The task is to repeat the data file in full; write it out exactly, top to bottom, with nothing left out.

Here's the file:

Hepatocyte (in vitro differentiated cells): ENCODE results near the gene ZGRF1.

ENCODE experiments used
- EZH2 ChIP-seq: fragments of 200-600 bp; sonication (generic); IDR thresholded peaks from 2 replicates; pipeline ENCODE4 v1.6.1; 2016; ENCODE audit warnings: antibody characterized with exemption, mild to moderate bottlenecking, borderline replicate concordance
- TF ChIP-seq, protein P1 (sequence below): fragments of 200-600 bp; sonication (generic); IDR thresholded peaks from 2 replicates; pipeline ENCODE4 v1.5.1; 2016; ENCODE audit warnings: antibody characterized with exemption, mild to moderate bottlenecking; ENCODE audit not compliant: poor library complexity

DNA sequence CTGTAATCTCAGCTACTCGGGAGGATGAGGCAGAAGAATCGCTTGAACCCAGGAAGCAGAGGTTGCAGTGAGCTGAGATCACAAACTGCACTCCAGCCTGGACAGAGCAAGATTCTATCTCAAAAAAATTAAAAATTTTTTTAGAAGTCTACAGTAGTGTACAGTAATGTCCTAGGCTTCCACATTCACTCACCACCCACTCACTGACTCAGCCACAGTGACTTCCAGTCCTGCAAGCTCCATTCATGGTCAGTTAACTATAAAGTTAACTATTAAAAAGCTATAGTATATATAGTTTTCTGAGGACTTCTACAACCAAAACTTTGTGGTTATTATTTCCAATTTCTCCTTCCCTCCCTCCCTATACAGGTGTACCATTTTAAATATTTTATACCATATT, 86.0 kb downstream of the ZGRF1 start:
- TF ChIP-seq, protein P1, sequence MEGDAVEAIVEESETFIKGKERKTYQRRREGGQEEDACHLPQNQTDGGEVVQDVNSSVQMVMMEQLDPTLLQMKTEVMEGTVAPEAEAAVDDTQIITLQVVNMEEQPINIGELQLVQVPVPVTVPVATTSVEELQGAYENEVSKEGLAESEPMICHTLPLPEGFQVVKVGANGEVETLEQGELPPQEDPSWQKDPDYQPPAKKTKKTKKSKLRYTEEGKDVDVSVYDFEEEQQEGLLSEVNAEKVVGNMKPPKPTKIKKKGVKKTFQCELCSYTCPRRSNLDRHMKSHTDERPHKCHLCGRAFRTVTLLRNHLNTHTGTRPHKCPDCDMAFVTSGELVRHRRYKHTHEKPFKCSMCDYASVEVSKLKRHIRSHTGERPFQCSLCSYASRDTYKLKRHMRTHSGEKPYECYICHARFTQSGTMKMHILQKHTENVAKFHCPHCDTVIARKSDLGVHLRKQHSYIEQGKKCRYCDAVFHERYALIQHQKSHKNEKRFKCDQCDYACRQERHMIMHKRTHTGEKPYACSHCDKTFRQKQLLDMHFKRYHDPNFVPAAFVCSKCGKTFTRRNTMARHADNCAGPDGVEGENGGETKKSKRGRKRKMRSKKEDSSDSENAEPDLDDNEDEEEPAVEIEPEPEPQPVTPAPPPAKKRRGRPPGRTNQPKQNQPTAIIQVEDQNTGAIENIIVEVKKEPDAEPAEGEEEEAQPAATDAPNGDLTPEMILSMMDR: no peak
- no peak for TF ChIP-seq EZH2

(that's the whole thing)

Hepatocyte (in vitro differentiated cells): ENCODE results near the gene ZGRF1.

ENCODE experiments used
- EZH2 ChIP-seq: fragments of 200-600 bp; sonication (generic); IDR thresholded peaks from 2 replicates; pipeline ENCODE4 v1.6.1; 2016; ENCODE audit warnings: antibody characterized with exemption, mild to moderate bottlenecking, borderline replicate concordance
- TF ChIP-seq, protein P1 (sequence below): fragments of 200-600 bp; sonication (generic); IDR thresholded peaks from 2 replicates; pipeline ENCODE4 v1.5.1; 2016; ENCODE audit warnings: antibody characterized with exemption, mild to moderate bottlenecking; ENCODE audit not compliant: poor library complexity

DNA sequence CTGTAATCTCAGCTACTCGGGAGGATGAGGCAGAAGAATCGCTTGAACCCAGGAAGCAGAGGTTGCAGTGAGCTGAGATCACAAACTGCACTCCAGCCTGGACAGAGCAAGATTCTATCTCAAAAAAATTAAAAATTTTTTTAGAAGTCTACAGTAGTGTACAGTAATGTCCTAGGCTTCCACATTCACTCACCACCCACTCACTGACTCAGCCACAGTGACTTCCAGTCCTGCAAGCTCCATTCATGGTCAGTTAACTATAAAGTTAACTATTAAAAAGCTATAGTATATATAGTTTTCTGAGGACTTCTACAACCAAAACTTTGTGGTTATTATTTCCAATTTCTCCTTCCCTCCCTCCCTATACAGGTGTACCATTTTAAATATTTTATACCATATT, 86.0 kb downstream of the ZGRF1 start:
- TF ChIP-seq, protein P1, sequence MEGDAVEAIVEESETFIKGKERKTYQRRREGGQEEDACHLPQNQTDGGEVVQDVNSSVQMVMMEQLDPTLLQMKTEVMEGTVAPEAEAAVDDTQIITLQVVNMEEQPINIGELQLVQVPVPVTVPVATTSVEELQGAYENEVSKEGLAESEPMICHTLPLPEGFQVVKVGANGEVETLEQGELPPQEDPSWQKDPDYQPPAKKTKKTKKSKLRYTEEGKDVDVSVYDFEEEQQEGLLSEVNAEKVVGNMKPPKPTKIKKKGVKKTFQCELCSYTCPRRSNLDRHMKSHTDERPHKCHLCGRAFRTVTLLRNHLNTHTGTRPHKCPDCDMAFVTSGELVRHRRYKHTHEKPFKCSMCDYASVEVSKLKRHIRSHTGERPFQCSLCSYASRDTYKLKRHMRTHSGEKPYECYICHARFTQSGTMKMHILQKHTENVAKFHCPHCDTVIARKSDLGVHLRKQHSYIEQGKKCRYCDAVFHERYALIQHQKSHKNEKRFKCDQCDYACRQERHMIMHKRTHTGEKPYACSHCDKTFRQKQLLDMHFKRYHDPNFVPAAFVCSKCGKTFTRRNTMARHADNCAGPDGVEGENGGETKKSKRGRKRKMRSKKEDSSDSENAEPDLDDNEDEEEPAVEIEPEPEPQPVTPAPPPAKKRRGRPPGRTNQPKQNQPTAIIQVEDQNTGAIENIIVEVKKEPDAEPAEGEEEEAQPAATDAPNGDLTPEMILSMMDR: no peak
- no peak for TF ChIP-seq EZH2